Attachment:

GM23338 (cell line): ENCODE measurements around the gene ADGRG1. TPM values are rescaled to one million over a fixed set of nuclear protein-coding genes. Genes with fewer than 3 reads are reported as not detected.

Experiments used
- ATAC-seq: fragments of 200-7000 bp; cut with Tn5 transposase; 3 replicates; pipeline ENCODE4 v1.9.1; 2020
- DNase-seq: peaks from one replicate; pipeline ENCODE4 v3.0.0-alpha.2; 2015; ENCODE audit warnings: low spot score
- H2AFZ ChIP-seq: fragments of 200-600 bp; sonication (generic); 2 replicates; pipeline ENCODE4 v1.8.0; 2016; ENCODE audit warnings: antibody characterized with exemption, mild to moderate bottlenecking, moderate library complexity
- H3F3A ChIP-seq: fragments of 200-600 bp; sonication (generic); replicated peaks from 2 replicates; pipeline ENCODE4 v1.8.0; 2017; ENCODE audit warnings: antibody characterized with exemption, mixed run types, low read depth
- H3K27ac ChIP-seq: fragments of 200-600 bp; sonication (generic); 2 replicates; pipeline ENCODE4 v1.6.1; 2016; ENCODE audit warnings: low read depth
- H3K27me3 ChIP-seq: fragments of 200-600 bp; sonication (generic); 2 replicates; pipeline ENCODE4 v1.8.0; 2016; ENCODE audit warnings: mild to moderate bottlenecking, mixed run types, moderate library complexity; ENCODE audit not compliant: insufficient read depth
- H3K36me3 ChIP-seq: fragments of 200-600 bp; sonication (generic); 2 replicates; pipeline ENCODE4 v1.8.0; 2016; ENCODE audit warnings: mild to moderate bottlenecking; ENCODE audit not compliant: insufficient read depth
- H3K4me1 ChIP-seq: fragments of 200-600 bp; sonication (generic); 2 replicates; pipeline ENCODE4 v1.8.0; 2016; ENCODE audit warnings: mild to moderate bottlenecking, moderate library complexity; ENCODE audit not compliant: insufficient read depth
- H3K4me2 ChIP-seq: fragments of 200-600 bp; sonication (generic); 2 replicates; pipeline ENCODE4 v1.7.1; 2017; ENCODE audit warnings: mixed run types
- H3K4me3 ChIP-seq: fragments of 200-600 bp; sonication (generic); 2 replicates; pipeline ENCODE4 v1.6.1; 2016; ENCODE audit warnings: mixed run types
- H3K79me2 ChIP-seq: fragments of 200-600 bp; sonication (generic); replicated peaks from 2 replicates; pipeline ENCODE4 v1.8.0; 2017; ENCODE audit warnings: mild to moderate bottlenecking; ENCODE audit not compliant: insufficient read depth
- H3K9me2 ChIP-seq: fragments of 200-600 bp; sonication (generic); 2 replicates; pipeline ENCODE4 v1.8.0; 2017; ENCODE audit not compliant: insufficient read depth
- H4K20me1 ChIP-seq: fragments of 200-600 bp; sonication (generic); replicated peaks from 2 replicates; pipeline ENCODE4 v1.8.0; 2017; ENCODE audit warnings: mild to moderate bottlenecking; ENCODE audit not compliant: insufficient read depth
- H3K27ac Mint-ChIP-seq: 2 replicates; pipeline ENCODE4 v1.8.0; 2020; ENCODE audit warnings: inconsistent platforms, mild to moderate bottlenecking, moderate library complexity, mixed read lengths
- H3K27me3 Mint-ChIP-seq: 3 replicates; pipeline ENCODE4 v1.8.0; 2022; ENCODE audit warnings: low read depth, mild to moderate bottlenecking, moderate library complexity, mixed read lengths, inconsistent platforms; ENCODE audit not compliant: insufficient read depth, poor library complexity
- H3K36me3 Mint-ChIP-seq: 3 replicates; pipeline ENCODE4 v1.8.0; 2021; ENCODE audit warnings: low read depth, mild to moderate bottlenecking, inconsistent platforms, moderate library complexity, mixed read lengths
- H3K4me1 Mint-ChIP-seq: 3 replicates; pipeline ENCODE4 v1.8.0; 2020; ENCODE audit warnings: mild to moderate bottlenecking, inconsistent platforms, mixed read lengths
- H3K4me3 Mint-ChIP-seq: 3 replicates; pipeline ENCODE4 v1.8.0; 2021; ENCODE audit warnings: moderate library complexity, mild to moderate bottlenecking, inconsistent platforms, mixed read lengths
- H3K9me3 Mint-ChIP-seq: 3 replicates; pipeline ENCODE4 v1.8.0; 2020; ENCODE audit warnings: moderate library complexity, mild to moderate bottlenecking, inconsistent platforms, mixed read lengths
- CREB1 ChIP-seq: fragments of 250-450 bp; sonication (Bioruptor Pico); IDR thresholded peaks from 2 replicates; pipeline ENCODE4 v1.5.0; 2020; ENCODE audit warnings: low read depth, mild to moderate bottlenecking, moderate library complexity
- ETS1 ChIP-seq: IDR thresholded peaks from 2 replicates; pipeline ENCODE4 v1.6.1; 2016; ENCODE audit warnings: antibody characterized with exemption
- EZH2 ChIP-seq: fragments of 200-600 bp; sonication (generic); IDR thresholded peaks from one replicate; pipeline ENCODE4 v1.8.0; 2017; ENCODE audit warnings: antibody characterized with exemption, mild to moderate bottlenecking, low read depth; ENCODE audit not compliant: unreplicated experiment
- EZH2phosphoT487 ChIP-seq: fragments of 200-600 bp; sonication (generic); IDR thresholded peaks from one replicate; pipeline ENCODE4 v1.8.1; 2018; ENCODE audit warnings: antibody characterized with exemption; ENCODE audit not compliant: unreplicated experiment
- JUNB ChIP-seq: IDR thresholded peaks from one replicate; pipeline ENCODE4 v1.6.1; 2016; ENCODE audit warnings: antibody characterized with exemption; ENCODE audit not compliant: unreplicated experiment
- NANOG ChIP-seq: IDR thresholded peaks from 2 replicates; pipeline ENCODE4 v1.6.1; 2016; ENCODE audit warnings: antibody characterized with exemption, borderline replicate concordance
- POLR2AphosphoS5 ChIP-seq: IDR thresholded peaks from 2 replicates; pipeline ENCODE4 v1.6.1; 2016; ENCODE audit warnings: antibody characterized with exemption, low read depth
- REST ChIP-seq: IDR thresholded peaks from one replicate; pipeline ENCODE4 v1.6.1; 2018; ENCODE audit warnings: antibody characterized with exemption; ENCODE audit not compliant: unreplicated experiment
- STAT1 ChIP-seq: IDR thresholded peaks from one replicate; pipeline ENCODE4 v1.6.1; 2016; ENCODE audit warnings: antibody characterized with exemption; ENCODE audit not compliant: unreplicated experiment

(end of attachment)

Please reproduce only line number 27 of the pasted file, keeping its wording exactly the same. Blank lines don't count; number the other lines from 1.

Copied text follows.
- NANOG ChIP-seq: IDR thresholded peaks from 2 replicates; pipeline ENCODE4 v1.6.1; 2016; ENCODE audit warnings: antibody characterized with exemption, borderline replicate concordance